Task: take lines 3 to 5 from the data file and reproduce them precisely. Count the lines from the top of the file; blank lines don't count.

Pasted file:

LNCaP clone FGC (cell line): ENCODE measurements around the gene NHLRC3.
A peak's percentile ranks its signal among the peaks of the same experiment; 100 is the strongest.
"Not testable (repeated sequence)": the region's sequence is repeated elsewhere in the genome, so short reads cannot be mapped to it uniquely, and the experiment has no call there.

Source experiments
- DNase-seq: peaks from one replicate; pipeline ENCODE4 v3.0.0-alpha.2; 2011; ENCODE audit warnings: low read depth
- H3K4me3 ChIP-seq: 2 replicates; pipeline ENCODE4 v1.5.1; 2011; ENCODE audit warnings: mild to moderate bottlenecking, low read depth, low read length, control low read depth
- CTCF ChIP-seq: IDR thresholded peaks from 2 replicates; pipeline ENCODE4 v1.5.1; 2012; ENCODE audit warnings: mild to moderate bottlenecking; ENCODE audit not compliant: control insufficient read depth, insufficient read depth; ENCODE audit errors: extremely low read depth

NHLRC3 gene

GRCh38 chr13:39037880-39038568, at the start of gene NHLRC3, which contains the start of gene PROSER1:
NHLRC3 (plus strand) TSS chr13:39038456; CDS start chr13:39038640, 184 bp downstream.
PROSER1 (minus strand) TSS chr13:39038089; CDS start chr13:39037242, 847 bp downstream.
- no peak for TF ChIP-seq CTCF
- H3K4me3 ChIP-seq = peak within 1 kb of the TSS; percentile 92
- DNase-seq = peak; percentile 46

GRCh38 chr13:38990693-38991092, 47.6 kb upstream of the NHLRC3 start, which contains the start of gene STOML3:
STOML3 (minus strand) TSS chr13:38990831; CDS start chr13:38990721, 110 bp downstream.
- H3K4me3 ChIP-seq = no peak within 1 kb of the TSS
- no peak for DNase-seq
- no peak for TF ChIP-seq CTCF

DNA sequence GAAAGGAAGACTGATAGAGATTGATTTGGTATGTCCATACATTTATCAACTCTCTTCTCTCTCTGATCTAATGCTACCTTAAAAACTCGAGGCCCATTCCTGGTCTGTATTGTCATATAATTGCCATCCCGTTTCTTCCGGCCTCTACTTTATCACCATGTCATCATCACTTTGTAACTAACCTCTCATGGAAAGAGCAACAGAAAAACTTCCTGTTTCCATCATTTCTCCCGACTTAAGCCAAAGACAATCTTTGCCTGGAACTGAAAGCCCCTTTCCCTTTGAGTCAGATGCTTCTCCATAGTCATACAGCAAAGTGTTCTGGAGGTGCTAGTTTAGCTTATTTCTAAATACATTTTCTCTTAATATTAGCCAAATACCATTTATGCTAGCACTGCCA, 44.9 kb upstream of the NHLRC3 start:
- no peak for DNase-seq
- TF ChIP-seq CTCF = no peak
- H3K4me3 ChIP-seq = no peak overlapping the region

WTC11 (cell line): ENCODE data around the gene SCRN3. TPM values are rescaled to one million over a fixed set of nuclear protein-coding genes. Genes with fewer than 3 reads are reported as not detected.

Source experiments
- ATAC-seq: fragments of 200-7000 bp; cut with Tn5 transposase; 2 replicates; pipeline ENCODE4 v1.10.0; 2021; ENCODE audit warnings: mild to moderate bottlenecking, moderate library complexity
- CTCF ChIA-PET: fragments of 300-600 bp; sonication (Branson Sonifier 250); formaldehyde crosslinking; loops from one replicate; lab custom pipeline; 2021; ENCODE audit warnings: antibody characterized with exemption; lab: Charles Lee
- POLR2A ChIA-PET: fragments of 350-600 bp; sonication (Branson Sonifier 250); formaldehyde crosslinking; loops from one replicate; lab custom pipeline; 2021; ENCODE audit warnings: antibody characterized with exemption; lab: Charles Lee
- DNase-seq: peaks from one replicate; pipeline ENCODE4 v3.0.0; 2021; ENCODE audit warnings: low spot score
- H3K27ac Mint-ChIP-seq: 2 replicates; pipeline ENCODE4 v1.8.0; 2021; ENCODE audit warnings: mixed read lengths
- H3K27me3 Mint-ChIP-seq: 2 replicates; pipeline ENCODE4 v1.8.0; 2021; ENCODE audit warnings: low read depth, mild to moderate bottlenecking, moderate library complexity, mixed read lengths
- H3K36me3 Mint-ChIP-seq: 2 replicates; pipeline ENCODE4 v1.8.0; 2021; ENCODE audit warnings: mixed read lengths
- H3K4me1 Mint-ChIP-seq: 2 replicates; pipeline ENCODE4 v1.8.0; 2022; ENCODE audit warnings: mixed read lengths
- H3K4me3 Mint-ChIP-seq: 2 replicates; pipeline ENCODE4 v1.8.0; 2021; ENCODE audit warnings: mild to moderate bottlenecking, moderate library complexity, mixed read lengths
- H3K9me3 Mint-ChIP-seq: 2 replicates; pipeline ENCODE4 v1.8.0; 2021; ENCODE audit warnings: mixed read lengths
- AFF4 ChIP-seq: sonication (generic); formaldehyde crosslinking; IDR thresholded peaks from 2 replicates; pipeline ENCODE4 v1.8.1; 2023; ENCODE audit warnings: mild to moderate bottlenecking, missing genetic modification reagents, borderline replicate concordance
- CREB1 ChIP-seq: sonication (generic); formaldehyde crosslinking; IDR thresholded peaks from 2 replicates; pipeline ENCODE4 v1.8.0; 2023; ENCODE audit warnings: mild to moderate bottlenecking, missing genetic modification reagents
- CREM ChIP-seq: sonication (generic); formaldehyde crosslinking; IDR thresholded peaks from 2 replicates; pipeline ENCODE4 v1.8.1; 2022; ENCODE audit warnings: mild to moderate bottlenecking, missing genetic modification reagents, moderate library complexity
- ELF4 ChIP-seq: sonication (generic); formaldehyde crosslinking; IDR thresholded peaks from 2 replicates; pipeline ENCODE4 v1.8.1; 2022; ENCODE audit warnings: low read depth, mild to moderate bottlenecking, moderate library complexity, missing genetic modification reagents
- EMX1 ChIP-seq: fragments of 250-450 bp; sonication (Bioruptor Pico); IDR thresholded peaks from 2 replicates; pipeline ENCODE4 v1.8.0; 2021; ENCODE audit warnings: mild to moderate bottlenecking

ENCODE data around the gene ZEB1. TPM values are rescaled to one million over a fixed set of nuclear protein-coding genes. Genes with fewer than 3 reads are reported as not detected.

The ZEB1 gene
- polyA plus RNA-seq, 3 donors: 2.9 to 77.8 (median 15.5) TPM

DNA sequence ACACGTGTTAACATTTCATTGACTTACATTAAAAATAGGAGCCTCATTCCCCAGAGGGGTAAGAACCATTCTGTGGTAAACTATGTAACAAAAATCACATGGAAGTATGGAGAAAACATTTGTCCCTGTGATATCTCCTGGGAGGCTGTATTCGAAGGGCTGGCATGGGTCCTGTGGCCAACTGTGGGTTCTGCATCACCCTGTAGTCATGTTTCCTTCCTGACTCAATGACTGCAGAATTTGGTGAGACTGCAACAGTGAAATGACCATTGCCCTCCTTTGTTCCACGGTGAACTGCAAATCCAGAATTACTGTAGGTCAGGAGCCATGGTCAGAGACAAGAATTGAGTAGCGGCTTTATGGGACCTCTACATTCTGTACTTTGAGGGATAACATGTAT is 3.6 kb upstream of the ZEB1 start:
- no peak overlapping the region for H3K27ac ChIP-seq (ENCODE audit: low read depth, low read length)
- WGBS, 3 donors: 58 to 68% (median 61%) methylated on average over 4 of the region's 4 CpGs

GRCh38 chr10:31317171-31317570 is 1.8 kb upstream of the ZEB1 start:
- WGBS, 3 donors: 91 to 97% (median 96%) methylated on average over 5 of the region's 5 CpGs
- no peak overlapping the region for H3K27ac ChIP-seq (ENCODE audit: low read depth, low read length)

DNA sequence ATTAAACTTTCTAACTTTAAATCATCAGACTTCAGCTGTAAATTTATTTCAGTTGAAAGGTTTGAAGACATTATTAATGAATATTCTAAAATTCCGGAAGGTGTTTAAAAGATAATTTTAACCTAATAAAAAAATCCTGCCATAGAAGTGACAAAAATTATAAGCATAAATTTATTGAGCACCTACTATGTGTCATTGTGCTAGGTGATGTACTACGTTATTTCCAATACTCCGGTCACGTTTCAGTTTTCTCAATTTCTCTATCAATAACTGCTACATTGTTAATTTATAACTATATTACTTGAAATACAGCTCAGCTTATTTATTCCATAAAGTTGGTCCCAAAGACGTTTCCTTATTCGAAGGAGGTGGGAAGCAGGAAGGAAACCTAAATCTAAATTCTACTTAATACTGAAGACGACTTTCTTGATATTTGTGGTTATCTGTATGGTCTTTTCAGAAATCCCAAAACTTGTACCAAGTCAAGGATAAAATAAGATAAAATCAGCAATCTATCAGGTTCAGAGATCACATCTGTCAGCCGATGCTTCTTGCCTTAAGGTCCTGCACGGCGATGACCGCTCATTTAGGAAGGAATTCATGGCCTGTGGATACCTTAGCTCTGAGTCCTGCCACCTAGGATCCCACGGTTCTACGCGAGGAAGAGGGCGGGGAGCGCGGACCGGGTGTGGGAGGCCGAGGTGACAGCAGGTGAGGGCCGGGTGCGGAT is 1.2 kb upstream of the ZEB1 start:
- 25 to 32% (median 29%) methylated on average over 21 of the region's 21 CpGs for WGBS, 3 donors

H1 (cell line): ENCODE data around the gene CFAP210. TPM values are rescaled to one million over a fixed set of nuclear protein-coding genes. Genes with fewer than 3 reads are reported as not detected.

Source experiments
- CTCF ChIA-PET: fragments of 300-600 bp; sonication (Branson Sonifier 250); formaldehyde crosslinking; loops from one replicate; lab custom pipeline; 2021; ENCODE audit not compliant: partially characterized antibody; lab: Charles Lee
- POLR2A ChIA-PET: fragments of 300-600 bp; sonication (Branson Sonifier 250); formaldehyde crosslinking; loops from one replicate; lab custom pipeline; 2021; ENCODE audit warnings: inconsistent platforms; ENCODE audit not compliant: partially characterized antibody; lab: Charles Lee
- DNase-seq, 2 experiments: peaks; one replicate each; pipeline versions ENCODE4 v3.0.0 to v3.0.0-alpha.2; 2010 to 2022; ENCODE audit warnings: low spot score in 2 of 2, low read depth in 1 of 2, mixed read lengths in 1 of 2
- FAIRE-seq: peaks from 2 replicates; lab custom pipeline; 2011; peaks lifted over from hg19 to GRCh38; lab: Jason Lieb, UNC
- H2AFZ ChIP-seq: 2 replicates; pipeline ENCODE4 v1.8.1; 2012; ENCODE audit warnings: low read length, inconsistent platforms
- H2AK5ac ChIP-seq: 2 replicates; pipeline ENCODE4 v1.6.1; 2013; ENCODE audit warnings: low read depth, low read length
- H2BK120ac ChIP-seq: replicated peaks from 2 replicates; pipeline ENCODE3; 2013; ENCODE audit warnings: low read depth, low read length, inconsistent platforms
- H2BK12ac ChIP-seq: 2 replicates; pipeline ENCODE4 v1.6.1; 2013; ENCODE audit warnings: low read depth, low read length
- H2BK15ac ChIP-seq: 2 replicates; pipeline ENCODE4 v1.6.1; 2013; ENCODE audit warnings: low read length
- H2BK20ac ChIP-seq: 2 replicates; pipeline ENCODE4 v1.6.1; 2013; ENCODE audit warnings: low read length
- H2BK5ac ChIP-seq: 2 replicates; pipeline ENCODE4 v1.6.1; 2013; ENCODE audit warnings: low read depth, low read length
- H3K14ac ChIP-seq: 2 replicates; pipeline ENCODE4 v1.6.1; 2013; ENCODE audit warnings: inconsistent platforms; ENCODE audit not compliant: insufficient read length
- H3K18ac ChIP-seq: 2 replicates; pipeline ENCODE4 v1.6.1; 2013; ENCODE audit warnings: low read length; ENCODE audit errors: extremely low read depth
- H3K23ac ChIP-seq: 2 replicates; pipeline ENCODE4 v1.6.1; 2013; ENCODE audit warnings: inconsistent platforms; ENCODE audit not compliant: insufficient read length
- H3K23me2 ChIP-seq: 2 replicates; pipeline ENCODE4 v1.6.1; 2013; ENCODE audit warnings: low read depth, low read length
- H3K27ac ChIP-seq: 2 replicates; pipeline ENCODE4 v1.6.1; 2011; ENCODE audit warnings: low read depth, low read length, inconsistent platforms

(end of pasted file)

"Not testable (repeated sequence)": the region's sequence is repeated elsewhere in the genome, so short reads cannot be mapped to it uniquely, and the experiment has no call there.

Source experiments
- DNase-seq: peaks from one replicate; pipeline ENCODE4 v3.0.0-alpha.2; 2011; ENCODE audit warnings: low read depth